How about spear phishing? Spear phishing, like phishing, is attempting to gather information. This type, however, reduces the random factor, or the shotgun blast approach we listened to earlier. The targets are specifically selected by the threat actor and the attempts to convince the targets are harder to decipher. The threat actor here is looking for specific information to harvest and is making the emails look more and more legitimate. Spear phishing attempts typically lack some of the basic phishing errors that are easier to spot (misspellings, weird email addresses, obvious signs of trickery).

And that leads us into whaling. Where spear phishing turned up the complexity of the hook, whaling ratchets it up even farther. Whaling targets executives and the threat actors are typically looking for the payday with whaling attempts. The targets are high-value and the information they have is much more valuable than the information a lower-level employee may have. The threat actors spend a significant amount of time and effort on the whaling emails; they prey on executive level attentions (legal matters, customer service issues, business-related concerns) and the threat actors do their homework to make the attempts as convincing as possible.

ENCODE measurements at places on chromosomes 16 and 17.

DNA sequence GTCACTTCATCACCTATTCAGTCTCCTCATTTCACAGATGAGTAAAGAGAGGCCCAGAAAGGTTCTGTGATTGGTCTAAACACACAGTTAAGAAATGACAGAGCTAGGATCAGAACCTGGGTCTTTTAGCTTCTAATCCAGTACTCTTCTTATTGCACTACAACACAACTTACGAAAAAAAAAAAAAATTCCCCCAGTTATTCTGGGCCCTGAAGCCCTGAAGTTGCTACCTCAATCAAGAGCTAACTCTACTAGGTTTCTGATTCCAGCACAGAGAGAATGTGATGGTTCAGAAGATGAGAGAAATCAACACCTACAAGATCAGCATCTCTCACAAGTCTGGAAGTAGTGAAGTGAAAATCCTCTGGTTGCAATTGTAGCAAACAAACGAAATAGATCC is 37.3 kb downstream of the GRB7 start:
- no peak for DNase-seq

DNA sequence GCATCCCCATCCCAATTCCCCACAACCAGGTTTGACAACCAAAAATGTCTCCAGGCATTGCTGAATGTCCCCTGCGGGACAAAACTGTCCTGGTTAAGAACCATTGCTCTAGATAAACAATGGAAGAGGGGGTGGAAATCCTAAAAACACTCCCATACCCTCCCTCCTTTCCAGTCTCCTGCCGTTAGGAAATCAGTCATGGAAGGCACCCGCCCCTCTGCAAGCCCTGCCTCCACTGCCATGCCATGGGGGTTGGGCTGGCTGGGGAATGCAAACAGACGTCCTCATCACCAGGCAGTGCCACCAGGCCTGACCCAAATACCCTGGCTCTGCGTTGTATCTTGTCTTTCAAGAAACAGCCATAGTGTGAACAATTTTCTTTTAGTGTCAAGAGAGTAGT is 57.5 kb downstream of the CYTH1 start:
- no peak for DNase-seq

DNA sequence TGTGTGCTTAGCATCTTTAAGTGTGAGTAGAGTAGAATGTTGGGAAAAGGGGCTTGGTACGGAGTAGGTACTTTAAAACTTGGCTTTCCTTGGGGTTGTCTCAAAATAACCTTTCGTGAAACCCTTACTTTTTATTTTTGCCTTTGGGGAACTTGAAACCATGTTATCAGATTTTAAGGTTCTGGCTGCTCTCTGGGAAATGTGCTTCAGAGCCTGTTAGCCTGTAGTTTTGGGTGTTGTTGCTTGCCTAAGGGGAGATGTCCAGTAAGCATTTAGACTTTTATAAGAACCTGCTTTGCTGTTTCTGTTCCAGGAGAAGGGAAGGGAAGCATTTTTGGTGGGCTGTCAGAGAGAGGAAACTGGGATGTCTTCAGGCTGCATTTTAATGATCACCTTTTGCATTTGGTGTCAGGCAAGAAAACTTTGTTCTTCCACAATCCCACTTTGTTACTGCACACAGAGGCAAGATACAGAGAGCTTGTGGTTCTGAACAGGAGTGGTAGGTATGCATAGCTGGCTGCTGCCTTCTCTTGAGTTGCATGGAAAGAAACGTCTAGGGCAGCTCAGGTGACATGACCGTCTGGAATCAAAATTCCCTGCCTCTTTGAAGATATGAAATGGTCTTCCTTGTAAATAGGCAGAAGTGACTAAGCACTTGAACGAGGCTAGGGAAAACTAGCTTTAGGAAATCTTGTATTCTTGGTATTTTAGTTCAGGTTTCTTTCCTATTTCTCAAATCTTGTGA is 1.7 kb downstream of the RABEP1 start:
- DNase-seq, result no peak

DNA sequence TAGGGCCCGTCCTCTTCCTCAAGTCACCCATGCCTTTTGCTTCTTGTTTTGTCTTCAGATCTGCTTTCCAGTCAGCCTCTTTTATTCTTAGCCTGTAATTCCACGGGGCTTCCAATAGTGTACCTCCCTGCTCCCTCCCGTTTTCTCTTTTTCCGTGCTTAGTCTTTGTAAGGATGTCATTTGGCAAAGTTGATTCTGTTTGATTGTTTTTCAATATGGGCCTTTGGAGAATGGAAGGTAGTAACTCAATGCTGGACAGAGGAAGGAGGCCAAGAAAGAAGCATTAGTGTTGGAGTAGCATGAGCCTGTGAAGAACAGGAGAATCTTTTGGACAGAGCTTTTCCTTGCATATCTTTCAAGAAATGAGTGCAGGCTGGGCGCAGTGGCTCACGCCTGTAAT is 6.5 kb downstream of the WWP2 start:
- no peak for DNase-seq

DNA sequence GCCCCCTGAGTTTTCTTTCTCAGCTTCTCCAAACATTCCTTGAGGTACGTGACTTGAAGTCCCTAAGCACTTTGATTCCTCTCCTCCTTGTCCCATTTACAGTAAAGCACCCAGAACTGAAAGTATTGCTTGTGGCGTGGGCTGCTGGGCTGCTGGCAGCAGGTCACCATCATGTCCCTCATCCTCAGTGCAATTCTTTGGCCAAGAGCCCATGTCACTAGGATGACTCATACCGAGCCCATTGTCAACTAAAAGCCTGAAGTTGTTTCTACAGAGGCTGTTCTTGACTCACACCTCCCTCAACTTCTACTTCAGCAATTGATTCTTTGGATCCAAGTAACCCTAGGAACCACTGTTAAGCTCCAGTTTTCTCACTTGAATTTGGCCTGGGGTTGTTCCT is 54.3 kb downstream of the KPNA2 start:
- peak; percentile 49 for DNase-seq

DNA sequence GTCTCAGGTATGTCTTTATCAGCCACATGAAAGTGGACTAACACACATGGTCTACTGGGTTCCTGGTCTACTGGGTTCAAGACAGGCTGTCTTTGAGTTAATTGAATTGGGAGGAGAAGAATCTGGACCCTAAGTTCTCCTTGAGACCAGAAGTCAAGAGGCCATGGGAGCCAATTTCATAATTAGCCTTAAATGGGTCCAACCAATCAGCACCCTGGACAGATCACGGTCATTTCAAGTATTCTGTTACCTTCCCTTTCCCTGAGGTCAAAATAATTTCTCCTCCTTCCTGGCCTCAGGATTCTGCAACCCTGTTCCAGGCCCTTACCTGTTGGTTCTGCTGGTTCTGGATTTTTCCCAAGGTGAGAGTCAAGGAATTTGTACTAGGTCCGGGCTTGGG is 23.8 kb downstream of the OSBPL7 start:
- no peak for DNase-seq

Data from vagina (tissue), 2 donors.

So, what the heck is angler phishing? Angler phishing uses social media to gather the information the threat actor is searching for. Fake messages from the various platforms out there get disseminated to their user base in an effort to trick the targets to click/tap/etc. in order to achieve the threat actors’ goal. Doesn’t seem like that would be a real hard lift with all the information people post of their own volition.

And, finally, here is snowshoeing (and this has nothing to do with the wintertime hobby/pastime/sport, or whatever you may call it). Snowshoeing, or its other moniker, “hit-and-run” spam, is a term where attackers send messages via multiple domains and IP addresses. Each IP address sends out low volumes of messages, so reputation- or volume-based filtering technologies cannot recognize and block malicious messages right away.

Keep in mind that the content that is actually sent through the different “ishings” varies widely. Some links may be focused on harvesting information, while other links may result in malware/ransomware infection. The links and content depend solely on the threat actor and what they are trying to accomplish.

Ok, so that wraps up a very brief introduction to the “ishing’s” in an effort to better educate you, the listener, on what to be aware of and look out for. We here at GuardSight thank you for taking the time to listen to this TomCast. Please share this if you believe it would be of assistance to anyone in your contact list, and please provide us some feedback in the comments so we can continue to improve. Thanks!